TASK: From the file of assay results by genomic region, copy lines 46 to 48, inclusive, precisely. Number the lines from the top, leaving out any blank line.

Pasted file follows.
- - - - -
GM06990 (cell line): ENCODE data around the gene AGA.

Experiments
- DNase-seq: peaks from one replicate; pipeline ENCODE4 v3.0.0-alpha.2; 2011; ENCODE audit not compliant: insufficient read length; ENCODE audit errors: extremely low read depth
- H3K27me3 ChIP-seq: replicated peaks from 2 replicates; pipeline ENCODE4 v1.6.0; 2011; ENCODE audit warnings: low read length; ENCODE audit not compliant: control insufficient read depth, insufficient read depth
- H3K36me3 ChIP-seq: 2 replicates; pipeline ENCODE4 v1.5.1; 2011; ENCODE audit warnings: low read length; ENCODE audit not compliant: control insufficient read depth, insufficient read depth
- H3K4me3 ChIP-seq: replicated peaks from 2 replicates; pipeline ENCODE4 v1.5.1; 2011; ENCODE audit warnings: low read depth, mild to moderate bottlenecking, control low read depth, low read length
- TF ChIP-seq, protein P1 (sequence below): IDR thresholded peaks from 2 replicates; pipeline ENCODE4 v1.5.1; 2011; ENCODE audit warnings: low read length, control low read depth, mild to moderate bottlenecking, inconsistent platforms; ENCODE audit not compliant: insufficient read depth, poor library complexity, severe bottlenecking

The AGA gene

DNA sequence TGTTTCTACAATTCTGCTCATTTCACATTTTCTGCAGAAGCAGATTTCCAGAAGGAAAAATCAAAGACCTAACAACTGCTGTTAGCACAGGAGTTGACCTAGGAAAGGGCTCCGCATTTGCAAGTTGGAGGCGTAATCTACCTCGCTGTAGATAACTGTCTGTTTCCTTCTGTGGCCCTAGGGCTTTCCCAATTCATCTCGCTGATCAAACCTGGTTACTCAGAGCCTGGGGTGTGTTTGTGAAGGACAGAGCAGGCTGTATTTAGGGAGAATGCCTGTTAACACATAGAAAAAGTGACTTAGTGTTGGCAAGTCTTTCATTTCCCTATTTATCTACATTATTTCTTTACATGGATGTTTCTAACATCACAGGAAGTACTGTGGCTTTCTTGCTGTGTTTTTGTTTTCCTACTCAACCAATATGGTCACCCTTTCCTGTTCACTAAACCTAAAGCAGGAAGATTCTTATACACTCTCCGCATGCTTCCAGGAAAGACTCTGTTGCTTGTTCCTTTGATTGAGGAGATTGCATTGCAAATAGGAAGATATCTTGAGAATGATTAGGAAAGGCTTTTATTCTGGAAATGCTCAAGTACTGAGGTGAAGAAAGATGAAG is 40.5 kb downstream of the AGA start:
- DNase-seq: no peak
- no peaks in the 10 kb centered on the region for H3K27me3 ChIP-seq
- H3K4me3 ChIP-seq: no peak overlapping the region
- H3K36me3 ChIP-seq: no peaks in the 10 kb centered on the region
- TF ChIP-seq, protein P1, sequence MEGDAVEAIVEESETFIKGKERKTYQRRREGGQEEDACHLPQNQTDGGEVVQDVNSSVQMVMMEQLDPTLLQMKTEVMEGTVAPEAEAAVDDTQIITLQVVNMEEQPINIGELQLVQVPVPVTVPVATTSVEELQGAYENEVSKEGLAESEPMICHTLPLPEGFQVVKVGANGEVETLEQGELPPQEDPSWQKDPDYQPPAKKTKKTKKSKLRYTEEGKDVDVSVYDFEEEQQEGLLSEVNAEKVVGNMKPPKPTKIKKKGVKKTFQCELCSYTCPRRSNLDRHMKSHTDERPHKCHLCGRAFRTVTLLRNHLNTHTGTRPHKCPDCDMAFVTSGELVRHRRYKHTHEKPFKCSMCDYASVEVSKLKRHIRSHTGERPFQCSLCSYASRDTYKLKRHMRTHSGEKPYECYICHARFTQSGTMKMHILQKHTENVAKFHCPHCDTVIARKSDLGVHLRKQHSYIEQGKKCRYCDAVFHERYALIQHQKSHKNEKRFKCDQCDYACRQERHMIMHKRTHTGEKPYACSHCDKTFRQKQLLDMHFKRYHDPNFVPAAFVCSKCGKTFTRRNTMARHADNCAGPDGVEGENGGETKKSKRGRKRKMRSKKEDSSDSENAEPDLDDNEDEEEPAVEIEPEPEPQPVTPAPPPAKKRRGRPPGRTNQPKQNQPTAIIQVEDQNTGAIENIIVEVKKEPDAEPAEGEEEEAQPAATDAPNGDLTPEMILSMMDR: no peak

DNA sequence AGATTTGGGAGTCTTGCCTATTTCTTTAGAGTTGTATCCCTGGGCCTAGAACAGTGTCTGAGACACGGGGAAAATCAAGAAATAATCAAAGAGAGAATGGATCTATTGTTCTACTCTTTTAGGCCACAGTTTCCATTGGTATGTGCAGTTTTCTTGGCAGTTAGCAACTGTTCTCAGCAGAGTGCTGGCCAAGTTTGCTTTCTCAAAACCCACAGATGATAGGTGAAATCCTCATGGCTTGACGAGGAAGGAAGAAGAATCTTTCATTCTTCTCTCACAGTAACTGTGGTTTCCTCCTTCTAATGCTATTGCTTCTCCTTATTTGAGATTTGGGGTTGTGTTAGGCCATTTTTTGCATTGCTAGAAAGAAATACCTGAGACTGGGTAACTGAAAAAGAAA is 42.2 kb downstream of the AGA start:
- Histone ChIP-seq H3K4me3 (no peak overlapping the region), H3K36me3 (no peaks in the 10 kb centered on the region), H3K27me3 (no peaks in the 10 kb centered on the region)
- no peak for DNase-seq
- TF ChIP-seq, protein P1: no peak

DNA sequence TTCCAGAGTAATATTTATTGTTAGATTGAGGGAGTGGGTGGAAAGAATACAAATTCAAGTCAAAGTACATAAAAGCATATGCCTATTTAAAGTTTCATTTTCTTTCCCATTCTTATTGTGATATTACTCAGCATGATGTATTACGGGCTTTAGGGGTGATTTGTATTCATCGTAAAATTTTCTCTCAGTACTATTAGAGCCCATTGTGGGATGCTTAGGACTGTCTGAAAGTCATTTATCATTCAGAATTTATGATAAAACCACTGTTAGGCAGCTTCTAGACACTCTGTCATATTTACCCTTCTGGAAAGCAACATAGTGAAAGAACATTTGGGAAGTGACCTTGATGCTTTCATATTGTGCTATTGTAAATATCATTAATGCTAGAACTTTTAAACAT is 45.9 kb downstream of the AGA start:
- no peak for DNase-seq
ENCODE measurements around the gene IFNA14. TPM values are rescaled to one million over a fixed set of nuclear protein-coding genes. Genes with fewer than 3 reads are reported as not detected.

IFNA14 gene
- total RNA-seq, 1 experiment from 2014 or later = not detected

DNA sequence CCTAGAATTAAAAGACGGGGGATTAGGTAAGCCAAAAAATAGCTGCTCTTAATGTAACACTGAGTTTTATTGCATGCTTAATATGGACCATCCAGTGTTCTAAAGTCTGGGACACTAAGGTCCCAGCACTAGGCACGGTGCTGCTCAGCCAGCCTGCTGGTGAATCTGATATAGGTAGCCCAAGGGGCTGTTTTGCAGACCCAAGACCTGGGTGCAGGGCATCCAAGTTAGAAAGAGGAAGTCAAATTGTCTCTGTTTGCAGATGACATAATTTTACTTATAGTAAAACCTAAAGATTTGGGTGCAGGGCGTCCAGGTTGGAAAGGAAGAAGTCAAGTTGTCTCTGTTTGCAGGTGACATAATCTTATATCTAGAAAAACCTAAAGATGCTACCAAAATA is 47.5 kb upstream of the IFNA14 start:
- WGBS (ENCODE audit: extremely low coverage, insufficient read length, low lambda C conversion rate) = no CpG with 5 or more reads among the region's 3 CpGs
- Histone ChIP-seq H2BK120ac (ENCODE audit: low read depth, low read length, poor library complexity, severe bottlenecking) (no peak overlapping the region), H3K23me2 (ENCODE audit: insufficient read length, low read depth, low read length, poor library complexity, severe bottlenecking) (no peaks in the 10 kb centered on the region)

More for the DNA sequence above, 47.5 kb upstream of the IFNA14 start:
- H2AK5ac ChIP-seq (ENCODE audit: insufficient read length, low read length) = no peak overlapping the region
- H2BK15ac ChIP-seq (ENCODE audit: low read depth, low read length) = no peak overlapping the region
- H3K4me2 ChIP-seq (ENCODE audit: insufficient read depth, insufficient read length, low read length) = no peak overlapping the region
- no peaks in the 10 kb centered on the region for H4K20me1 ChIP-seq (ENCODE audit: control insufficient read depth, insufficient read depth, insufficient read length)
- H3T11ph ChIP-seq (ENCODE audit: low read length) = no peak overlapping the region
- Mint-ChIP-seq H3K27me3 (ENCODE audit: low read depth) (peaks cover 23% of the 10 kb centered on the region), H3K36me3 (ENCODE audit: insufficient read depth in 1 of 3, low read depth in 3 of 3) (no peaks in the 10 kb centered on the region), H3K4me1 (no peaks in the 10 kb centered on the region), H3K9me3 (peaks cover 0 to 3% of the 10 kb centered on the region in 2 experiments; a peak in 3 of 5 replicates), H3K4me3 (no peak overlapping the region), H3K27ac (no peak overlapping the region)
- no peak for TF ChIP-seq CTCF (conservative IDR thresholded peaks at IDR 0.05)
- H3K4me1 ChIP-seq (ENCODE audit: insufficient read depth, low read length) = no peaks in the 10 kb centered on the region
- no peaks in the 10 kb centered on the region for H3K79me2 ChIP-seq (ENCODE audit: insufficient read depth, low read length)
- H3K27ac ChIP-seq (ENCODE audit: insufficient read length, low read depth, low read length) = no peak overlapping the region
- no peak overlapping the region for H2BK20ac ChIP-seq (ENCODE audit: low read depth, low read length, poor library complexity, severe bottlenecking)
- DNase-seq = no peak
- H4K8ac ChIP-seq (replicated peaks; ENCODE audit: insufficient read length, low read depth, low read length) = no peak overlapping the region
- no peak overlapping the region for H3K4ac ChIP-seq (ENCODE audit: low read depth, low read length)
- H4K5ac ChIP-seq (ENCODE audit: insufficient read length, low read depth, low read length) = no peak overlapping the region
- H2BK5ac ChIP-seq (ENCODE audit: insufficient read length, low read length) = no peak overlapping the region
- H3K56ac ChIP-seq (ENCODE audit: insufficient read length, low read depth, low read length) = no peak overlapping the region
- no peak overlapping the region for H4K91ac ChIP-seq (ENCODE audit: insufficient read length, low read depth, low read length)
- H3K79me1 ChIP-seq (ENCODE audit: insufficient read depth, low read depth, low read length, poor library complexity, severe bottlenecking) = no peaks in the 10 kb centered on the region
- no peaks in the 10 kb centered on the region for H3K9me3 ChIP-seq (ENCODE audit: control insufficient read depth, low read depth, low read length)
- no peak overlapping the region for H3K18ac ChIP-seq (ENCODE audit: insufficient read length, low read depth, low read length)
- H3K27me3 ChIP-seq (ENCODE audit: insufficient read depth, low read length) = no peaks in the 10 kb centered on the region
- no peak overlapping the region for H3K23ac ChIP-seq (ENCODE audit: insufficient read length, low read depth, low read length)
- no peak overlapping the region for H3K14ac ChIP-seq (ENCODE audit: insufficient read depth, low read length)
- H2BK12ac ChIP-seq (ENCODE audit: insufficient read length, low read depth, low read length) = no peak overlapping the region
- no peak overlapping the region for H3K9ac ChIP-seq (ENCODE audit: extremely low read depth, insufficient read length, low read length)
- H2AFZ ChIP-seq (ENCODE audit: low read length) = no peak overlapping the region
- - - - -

- H3K79me1 ChIP-seq (ENCODE audit: insufficient read depth, low read depth, low read length, poor library complexity, severe bottlenecking) = no peaks in the 10 kb centered on the region
- no peaks in the 10 kb centered on the region for H3K9me3 ChIP-seq (ENCODE audit: control insufficient read depth, low read depth, low read length)
- no peak overlapping the region for H3K18ac ChIP-seq (ENCODE audit: insufficient read length, low read depth, low read length)